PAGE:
QueuePool. This can be a float but is subject to the limitations of Python time functions which may not be reliable in the tens of milliseconds.
Truecauses the pool's "queue" behavior to instead be that of a "stack", e.g. the last connection to be returned to the pool is the first one to be used on the next request. In contrast to the pool's long- standing behavior of first-in-first-out, which produces a round-robin effect of using each connection in the pool in series, lifo mode allows excess connections to remain idle in the pool, allowing server-side timeout schemes to close these connections out. Using LIFO, a server-side timeout scheme can reduce the number of connections used during non- peak periods of use. When planning for server-side timeouts, ensure that a recycle or pre-ping strategy is in use to gracefully handle stale connections.
8.4.3. Pool Implementations¶
poolclass argument accepts a class imported from the
sqlalchemy.pool module. Example pools are as follows:
Pool that allows at most one checked out connection at any given time.
Pool which does not pool connections.
Pool that imposes a limit on the number of open connections.
Pool that maintains one connection per thread.
Pool of exactly one connection, used for all requests.
>>> from sqlalchemy.pool import QueuePool >>> >>> >>> engine = create_engine(DATABASE, poolclass=QueuePool)
8.4.4. Keep Alive¶
The connection pool has the ability to refresh individual connections as well as its entire set of connections, setting the previously pooled connections as 'invalid'. A common use case is allow the connection pool to gracefully recover when the database server has been restarted, and all previously established connections are no longer functional. There are two approaches to this: pessimistic and optimistic .
The pessimistic approach refers to emitting a test statement on the SQL
connection at the start of each connection pool checkout, to test that the
database connection is still viable. Typically, this is a simple statement
SELECT 1, but may also make use of some DBAPI-specific method to
test the connection for liveness. The approach adds a small bit of overhead
to the connection checkout process, however is otherwise the most simple and
reliable approach to completely eliminating database errors due to stale
pooled connections. The calling application does not need to be concerned
about organizing operations to be able to recover from stale connections
checked out from the pool. It is critical to note that the pre-ping approach
does not accommodate for connections dropped in the middle of transactions
or other SQL operations. If the database becomes unavailable while a
transaction is in progress, the transaction will be lost and the database
error will be raised .
>>> engine = create_engine(DATABASE, pool_pre_ping=True)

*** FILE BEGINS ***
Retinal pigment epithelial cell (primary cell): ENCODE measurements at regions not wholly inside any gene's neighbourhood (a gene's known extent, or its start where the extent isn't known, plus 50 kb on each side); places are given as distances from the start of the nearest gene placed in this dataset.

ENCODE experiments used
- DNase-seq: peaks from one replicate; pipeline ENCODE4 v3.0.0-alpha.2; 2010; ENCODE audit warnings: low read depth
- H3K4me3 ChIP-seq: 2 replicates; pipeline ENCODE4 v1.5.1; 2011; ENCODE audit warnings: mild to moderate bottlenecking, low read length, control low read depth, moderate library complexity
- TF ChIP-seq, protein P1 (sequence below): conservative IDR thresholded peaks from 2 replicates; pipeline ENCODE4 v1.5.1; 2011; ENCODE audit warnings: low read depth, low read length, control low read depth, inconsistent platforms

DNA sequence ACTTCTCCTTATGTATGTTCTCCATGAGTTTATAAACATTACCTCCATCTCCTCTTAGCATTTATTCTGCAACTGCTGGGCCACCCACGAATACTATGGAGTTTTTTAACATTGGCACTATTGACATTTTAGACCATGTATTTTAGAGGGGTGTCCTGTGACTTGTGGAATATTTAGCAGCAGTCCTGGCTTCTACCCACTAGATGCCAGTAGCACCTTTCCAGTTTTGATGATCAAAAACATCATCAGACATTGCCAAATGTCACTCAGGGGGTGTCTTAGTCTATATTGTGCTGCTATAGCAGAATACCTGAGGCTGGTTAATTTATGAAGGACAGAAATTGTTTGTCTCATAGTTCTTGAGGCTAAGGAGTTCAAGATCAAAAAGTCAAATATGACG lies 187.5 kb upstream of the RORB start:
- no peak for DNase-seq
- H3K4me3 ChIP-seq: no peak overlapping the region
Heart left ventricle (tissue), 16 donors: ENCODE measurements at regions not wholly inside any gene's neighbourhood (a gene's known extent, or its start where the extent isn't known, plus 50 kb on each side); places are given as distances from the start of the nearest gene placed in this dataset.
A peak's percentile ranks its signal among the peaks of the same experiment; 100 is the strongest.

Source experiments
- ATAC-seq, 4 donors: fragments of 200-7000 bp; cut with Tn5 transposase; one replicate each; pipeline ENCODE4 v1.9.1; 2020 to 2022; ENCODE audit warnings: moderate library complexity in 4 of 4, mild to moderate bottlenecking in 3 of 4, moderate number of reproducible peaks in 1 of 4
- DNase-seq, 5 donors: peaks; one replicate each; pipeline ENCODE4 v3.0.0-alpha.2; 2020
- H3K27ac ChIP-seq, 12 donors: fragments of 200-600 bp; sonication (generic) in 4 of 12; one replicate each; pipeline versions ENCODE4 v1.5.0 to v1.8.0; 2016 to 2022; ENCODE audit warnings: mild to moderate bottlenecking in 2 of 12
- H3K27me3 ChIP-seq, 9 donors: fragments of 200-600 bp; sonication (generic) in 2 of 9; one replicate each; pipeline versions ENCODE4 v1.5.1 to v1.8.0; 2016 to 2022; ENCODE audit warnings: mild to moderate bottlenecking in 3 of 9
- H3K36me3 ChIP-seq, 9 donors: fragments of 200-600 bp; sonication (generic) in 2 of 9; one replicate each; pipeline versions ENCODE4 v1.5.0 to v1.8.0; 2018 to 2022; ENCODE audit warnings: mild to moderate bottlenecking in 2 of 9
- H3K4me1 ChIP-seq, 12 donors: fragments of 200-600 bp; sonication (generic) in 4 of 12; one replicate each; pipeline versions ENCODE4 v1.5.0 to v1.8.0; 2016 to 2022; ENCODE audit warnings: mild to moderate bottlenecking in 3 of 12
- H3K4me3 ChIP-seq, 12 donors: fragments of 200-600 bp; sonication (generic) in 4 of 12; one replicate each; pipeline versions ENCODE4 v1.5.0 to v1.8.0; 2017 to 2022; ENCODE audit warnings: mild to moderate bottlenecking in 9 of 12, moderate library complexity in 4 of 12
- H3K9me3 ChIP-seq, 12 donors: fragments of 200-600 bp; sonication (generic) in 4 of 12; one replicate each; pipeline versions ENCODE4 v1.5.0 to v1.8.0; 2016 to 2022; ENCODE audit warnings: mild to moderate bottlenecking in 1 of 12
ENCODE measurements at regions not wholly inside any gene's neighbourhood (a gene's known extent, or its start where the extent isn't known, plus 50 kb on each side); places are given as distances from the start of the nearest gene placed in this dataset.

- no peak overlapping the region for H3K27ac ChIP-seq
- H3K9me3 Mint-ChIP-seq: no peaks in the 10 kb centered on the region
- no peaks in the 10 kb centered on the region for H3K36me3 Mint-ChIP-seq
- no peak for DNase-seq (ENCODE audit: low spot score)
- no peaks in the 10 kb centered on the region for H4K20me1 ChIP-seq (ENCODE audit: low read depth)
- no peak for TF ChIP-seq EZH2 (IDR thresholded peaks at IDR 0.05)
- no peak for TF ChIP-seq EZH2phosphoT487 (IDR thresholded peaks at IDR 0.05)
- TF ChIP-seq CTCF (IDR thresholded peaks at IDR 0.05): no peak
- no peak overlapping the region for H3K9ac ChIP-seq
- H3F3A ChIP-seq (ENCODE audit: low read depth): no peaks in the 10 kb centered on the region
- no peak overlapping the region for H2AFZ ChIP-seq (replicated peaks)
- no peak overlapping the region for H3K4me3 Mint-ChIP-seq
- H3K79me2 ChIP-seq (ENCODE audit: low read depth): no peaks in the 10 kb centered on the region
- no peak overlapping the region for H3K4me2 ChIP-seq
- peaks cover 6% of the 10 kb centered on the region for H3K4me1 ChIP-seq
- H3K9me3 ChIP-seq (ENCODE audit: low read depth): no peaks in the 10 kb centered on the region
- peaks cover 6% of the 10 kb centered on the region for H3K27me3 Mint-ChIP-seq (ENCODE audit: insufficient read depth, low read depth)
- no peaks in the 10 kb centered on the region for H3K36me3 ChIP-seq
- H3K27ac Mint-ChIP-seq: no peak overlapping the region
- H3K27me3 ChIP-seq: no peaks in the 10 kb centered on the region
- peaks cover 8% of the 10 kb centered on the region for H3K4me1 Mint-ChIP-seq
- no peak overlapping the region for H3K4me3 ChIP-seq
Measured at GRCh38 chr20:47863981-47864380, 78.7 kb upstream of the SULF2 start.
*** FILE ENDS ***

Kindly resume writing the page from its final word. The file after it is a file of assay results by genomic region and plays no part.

The 'pre ping' feature will normally emit SQL equivalent to
each time a connection is checked out from the pool; if an error is raised
that is detected as a 'disconnect' situation, the connection will be
immediately recycled, and all other pooled connections older than the
current time are invalidated, so that the next time they are checked out,
they will also be recycled before use. This statement is not logged in the
SQL echo output, and will not show up in SQLAlchemy's engine logging
When pessimistic handling is not employed, as well as when the database is
shutdown and/or restarted in the middle of a connection's period of use
within a transaction, the other approach to dealing with stale / closed
connections is to let SQLAlchemy handle disconnects as they occur, at which
point all connections in the pool are invalidated, meaning they are assumed
to be stale and will be refreshed upon next checkout. This behavior assumes
the Pool is used in conjunction with a Engine. The Engine has logic which
can detect disconnection events and refresh the pool automatically. When the
Connection attempts to use a DBAPI connection, and an exception is raised
that corresponds to a 'disconnect' event, the connection is invalidated. The
Connection then calls the
Pool.recreate() method, effectively
invalidating all connections not currently checked out so that they are
replaced with new ones upon next checkout .
An additional setting that can augment the 'optimistic' approach is to set the pool recycle parameter. This parameter prevents the pool from using a particular connection that has passed a certain age, and is appropriate for database backends such as MySQL that automatically close connections that have been stale after a particular period of time :
>>> engine = create_engine(DATABASE, pool_recycle=3600)
Above, any DBAPI connection that has been open for more than one hour will be invalidated and replaced, upon next checkout. Note that the invalidation only occurs during checkout .